The PharmaCertify™ Team
It’s unofficial…summer is here! Despite what the astronomers or school calendars say, summer has begun as far as we are concerned. Time to fire up the grill and drag the pool gear out of storage. As you contemplate all of the important decisions of the season, like whether to go with mustard, sauerkraut or both at next weekend’s barbeque (FYI…ditch the sauerkraut and go with cole slaw, you’ll thank us later), we present this week’s News Week in Review.
The sun has finally risen over France. The so-called French Sunshine Act went into effect last week. The law is similar to the U.S. version (a public website will be established for the reported information), but it contains some key differences, such as the requirement to report items of values provided to medical students, and the inclusion of manufacturers of cosmetics and tattooing products. The French law is retroactive to 2012. (Yikes!) It applies only to products regulated by France’s Agence nationale de sécurité du medicament et des produits de santé, which only has jurisdiction over products produced and distributed in France. So, until more information is provided by French authorities, the presumption is that the law only applies to domestic companies.
Some U.S. drug and device manufacturers need to get out of the shade and step in to the Sunshine. A recent survey found 62% of manufacturers are capturing the data needed to comply with the Sunshine Act. Of the remaining 38%, most are capturing data needed to comply with state laws and plan to do the same for Sunshine. The same survey revealed that almost 30% of companies require sales representatives and MSLs to obtain signatures when they distribute a reprint in response to an unsolicited question regarding the off-label use of a drug.
The temperatures are rising and so is the spending on digital marketing by pharmaceutical companies. According to a white paper from Compass, a media buying company, about 40% of the money spent to reach HCPs this year will be focused on digital channels. Professional marketing budgets are down, so the rise in use of digital channels is not surprising considering the cost of print. Companies aren’t shifting to digital channels for the distribution of reprints but the amount companies are spending on reprints has been dropping between 20 and 40% per year. Uncertainty around digital rights management is largely to blame, but Compass expects the use of e-prints to double in 2013 as more companies move to tablet based detailing.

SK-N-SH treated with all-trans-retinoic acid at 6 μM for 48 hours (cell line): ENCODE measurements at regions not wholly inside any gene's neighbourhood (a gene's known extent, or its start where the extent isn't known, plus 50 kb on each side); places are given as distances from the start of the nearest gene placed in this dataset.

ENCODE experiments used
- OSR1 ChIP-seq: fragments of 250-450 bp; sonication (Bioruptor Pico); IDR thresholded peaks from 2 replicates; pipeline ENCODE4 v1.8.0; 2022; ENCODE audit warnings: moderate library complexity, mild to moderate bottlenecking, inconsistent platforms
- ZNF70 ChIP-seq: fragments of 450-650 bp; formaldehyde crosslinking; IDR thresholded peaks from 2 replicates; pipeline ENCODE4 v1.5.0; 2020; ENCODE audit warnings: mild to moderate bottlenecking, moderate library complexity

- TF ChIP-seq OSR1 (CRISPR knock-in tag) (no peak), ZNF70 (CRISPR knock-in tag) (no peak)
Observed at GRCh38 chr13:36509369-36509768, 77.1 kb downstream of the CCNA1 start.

According to a compilation prepared for the Financial Times, leading pharmaceutical companies paid one billion dollars to physicians last year (now that’s a lot of sand dollars). The compilation covered a dozen companies, and included expenses for research, consulting and entertainment. While the total figure shows an increase over previous years, it should be noted that the list of companies that disclosed their payments grew in 2012. Companies reporting like-for-like spend actually decreased their physician spend in 2012 over 2011. Medical device companies reported spending $188 million on physicians, the majority of which was for royalty payments.
The Washington Legal Foundation (WLF) is looking to apply some Sun(shine) block. The foundation submitted comments to CMS regarding the decision to not include textbooks on the educational items exclusion list. Since textbooks exceed the $10 threshold, manufacturers will have to track each one, and physicians will need to keep records as well in order to be prepared to review and potentially dispute the information. Further, the law places financial penalties on manufacturers for failure to report the items, whether intentional or not. The WLF argues that the decision will result in a “significant reduction of free speech,” as fewer textbooks are disseminated, as manufacturers work to reduce the compliance burden and risks.
The ACCME is ready to throw some new accreditation standards on the grill. The new accreditation criteria are intended to streamline the process and strengthen support for CME. Advertising, including corporate logos and product trade names, are not allowed to appear in educational materials distributed at a CME program. Likewise, disclosure statements cannot include corporate logos or product trade names.
The Sunshine Act was certainly a “hot” topic this week in the News. With data collection just around the corner, the news about Sunshine is not likely to cool down anytime soon. PharmaCertify now offers a customizable, off-the-shelf eLearning module covering the details of the law, along with a new iPad app, to keep your staff up-to-date, with Sunshine content where they need it most – in the field and at their fingertips.
Have a great week everyone.